How to Keep Your Christmas Tree Alive Longer

You spent real money on a real Christmas tree — here's how to keep it alive.

watering a Christmas tree
(Image credit: Getty Images)

So you've weighed up whether to buy a fake or a real Christmas tree and plumped for the real one this year, at an average cost of between $80-100. That's already 5-15% more than last year, according to the Real Christmas Tree Board (opens in new tab). Throw in the cost of Christmas lights, your nicest ornaments, and the presents underneath the three, and it all adds up to a real holiday investment. 

But what if the tree's branches are starting to droop, and the needles look a little dry? Here's what you can do to keep your home's festive centerpiece perky throughout the whole holiday season.

1. Pick a fresh Christmas tree

It starts from the beginning... The Michigan Christmas Tree Association (opens in new tab) (MCTA) recommends you choose the freshest tree possible. 

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Test for freshness by gently grasping a branch and drawing your hand down the branch.  A few green or brown needles falling off isn't a big deal, but if lots of green needles come off, try a different tree. 

2. Make a fresh cut

MCTA advises that you cut at least one inch off the base of the tree when you get it home — before you put it into a tree stand or container. This will improve the ability of the trunk to absorb water. Forget the cut, and you'll definitely have more falling needles than you can handle. 

3. Use fresh water

According to the Christmas tree experts at Michigan State University (opens in new tab), a fresh tree can use up to 1 quart of water per day for each inch of diameter on the cut end. A typical 7-foot-tall tree with a 3-inch trunk diameter needs up to 3 quarts of water per day.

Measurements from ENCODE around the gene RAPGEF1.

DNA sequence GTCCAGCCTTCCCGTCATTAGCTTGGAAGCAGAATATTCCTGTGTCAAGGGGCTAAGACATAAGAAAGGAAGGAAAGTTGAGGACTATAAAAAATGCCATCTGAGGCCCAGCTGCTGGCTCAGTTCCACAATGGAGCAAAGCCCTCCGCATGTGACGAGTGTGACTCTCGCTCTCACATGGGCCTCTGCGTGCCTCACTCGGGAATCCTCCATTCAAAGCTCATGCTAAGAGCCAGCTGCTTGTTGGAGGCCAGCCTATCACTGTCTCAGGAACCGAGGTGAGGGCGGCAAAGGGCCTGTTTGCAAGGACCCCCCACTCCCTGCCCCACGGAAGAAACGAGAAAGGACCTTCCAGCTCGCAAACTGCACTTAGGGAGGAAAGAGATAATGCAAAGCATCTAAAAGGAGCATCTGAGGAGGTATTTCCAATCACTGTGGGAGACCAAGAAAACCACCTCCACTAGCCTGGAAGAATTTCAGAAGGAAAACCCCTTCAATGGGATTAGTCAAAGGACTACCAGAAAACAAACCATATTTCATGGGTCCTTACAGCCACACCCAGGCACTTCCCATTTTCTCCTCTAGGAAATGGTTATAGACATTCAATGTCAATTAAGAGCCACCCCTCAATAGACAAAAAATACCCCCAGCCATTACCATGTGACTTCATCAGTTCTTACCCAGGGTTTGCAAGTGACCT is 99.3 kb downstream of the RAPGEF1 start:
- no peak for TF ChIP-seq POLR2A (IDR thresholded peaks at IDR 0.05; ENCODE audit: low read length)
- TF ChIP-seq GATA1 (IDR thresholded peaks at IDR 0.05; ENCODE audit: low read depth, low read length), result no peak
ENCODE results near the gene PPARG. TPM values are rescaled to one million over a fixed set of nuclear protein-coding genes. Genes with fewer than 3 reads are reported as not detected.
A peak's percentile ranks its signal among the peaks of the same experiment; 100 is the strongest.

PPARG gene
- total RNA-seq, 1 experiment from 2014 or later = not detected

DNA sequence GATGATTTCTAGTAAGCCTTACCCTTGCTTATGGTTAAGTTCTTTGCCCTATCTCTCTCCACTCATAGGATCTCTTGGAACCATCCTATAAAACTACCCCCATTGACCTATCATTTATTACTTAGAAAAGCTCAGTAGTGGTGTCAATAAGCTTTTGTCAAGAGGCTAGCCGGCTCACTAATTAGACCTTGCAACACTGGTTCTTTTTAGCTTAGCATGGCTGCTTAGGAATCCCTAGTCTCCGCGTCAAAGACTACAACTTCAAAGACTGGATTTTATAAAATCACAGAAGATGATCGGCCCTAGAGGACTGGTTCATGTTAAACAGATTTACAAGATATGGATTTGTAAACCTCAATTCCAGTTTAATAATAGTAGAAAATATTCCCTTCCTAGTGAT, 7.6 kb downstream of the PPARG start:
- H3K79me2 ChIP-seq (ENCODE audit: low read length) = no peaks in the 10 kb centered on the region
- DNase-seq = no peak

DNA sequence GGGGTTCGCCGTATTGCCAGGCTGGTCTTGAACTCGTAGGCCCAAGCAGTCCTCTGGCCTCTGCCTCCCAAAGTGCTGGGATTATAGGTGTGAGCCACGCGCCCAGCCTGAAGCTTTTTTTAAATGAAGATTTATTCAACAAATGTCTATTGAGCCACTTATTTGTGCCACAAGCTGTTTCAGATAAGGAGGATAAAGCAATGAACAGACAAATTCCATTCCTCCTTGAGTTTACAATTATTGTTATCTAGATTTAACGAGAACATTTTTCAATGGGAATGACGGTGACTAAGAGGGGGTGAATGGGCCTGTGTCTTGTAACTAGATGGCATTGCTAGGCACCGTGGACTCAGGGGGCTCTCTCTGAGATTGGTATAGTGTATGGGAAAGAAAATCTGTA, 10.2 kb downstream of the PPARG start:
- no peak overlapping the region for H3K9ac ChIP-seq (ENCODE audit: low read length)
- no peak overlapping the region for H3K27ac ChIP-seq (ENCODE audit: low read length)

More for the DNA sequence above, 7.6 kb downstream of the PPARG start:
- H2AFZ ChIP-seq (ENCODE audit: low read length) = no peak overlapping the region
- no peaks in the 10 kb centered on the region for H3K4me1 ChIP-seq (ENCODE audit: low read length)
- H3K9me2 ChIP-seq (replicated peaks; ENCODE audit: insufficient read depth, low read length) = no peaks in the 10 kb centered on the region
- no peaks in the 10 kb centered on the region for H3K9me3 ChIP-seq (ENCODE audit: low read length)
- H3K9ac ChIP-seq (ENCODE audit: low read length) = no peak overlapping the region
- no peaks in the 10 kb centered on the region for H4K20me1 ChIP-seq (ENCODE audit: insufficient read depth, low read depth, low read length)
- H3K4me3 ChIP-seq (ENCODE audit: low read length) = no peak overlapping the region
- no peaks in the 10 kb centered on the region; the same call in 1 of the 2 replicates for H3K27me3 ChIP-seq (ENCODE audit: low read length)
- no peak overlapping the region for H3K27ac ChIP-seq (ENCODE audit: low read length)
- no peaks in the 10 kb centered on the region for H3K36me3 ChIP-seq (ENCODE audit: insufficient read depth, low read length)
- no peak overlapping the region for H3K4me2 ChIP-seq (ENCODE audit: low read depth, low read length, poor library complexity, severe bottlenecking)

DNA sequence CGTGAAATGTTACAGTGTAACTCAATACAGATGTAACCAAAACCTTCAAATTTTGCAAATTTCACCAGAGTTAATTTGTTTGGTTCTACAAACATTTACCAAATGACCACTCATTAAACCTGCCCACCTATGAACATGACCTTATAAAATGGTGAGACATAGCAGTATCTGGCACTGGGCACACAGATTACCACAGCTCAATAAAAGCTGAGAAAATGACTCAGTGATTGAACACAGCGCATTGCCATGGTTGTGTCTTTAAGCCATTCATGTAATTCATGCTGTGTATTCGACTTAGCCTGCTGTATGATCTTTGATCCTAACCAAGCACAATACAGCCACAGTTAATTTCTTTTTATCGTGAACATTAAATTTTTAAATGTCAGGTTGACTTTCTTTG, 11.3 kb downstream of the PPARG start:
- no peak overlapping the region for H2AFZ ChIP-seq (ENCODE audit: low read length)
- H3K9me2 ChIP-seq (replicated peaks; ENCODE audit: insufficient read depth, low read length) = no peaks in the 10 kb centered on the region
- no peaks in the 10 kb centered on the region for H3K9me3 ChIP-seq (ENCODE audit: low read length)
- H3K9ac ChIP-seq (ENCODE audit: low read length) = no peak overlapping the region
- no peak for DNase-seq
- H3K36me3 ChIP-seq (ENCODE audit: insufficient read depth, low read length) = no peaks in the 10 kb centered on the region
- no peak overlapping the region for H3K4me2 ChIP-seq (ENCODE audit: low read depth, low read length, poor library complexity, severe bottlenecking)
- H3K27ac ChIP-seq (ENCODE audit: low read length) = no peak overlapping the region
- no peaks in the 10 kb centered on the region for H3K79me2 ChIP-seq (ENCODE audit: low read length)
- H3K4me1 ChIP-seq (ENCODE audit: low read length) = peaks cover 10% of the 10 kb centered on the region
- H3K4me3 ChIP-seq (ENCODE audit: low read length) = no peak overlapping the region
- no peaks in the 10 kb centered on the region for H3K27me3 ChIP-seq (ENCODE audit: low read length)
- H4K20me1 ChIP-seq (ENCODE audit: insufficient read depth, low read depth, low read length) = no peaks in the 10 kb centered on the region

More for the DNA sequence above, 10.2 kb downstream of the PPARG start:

MCTA (opens in new tab) recommends that you place your tree in fresh water as soon as you bring it home. This can be a designated Christmas tree stand or a suitable bowl.  Check the water level once or twice a day and always keep the base of the tree trunk submerged in a small amount of water.

You want your tree to be drinking a lot of water, which shows the tree is fresh and hydrated.

4. Avoid special additives

It's become a trend to add sugar or bleach or flower food to your tree's water. Your family may even have a homebrew additive you swear by each holiday season. Resist the urge. 

The American Society for Horticultural Science (opens in new tab) tested a range of Christmas tree additives for needle retention potential, and the results show you're better off just using distilled water for overall tree health, cost, and hassle factors:

Swipe to scroll horizontally
Christmas Tree AdditiveNeedle Loss Percentage
Clorox bleach99.5%
Generic Aspirin72.3%
"Tree Life"33.3%
"Yule Prolong"29.3%
"Floralife"27.6%
"Tree Care"13.3%
"Crop-Life"9.1%
"Keeps-it-Green"9.0%
Distlilled water6.0%
Sugar5.8%
7-Up5.3%

Unsurprisingly the bleach did not help with needle retention...

5. Avoid heat sources

You should keep your tree away from fireplaces, radiators, heat vents and other heat sources, according to the National Fire Prevention Association (opens in new tab). Exposure to heat can dry your tree out early, creating a floor full of needles and an immediate fire hazard. 

The National Institute of Standards and Technology (opens in new tab) ran tests that showed a dry Christmas tree that catches fire will burn an entire room in a mere 20 seconds (opens in new tab). By comparison, a fire set multiple times in a watered Christmas tree smoldered briefly before going out on its own. The safety difference between dry and watered couldn't be more clear. 

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Ben Demers
Audience Engagement Manager, Kiplinger.com

Ben Demers manages audience engagement at Kiplinger, informing readers through a broad spectrum of personal finance content across social media, articles, e-newsletters, syndicated content, and videos. He is passionate about helping people lead their best lives through sound financial behaviors, particularly saving money at home and avoiding scams and identity theft. Ben graduated with an M.P.S. from Georgetown University and a B.A. from Vassar College. He joined Kiplinger in May 2017.